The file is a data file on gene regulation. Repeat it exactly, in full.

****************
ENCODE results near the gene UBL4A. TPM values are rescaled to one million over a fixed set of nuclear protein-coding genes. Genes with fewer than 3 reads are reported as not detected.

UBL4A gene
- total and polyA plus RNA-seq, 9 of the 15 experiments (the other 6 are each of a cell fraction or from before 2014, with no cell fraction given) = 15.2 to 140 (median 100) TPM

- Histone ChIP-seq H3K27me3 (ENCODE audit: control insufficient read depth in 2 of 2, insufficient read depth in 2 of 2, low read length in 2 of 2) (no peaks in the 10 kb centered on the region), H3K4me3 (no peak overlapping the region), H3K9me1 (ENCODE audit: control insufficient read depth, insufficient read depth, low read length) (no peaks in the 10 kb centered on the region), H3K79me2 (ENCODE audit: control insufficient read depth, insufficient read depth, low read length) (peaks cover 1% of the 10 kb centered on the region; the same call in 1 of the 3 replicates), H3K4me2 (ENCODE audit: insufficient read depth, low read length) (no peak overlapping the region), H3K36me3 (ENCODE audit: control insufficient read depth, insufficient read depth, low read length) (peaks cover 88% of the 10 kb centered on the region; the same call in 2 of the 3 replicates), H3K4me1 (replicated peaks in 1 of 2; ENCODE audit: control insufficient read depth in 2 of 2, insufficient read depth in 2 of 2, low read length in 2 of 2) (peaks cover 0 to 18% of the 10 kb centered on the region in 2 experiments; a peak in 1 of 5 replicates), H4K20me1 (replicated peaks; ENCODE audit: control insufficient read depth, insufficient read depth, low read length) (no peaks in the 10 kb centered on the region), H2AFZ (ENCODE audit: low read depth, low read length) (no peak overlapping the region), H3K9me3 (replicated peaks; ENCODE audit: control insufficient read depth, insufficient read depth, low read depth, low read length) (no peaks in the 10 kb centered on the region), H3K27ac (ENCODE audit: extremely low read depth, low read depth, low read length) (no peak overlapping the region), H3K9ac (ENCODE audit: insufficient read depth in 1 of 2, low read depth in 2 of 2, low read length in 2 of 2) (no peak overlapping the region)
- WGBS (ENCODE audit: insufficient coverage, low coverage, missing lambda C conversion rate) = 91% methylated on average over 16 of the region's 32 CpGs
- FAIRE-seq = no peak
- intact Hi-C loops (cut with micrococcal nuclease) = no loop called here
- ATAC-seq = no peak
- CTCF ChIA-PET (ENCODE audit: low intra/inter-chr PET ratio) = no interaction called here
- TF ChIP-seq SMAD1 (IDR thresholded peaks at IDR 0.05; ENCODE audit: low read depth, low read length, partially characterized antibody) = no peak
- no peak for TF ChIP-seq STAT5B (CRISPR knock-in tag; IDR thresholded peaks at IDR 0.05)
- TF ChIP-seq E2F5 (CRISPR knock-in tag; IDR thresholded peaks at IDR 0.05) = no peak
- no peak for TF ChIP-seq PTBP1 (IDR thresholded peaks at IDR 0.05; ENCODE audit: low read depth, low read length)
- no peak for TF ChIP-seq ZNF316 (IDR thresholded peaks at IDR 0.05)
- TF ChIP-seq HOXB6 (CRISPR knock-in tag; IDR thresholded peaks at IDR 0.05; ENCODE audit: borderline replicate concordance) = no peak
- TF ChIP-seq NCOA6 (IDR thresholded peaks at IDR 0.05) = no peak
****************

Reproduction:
ENCODE results near the gene UBL4A. TPM values are rescaled to one million over a fixed set of nuclear protein-coding genes. Genes with fewer than 3 reads are reported as not detected.

UBL4A gene
- total and polyA plus RNA-seq, 9 of the 15 experiments (the other 6 are each of a cell fraction or from before 2014, with no cell fraction given) = 15.2 to 140 (median 100) TPM

- Histone ChIP-seq H3K27me3 (ENCODE audit: control insufficient read depth in 2 of 2, insufficient read depth in 2 of 2, low read length in 2 of 2) (no peaks in the 10 kb centered on the region), H3K4me3 (no peak overlapping the region), H3K9me1 (ENCODE audit: control insufficient read depth, insufficient read depth, low read length) (no peaks in the 10 kb centered on the region), H3K79me2 (ENCODE audit: control insufficient read depth, insufficient read depth, low read length) (peaks cover 1% of the 10 kb centered on the region; the same call in 1 of the 3 replicates), H3K4me2 (ENCODE audit: insufficient read depth, low read length) (no peak overlapping the region), H3K36me3 (ENCODE audit: control insufficient read depth, insufficient read depth, low read length) (peaks cover 88% of the 10 kb centered on the region; the same call in 2 of the 3 replicates), H3K4me1 (replicated peaks in 1 of 2; ENCODE audit: control insufficient read depth in 2 of 2, insufficient read depth in 2 of 2, low read length in 2 of 2) (peaks cover 0 to 18% of the 10 kb centered on the region in 2 experiments; a peak in 1 of 5 replicates), H4K20me1 (replicated peaks; ENCODE audit: control insufficient read depth, insufficient read depth, low read length) (no peaks in the 10 kb centered on the region), H2AFZ (ENCODE audit: low read depth, low read length) (no peak overlapping the region), H3K9me3 (replicated peaks; ENCODE audit: control insufficient read depth, insufficient read depth, low read depth, low read length) (no peaks in the 10 kb centered on the region), H3K27ac (ENCODE audit: extremely low read depth, low read depth, low read length) (no peak overlapping the region), H3K9ac (ENCODE audit: insufficient read depth in 1 of 2, low read depth in 2 of 2, low read length in 2 of 2) (no peak overlapping the region)
- WGBS (ENCODE audit: insufficient coverage, low coverage, missing lambda C conversion rate) = 91% methylated on average over 16 of the region's 32 CpGs
- FAIRE-seq = no peak
- intact Hi-C loops (cut with micrococcal nuclease) = no loop called here
- ATAC-seq = no peak
- CTCF ChIA-PET (ENCODE audit: low intra/inter-chr PET ratio) = no interaction called here
- TF ChIP-seq SMAD1 (IDR thresholded peaks at IDR 0.05; ENCODE audit: low read depth, low read length, partially characterized antibody) = no peak
- no peak for TF ChIP-seq STAT5B (CRISPR knock-in tag; IDR thresholded peaks at IDR 0.05)
- TF ChIP-seq E2F5 (CRISPR knock-in tag; IDR thresholded peaks at IDR 0.05) = no peak
- no peak for TF ChIP-seq PTBP1 (IDR thresholded peaks at IDR 0.05; ENCODE audit: low read depth, low read length)
- no peak for TF ChIP-seq ZNF316 (IDR thresholded peaks at IDR 0.05)
- TF ChIP-seq HOXB6 (CRISPR knock-in tag; IDR thresholded peaks at IDR 0.05; ENCODE audit: borderline replicate concordance) = no peak
- TF ChIP-seq NCOA6 (IDR thresholded peaks at IDR 0.05) = no peak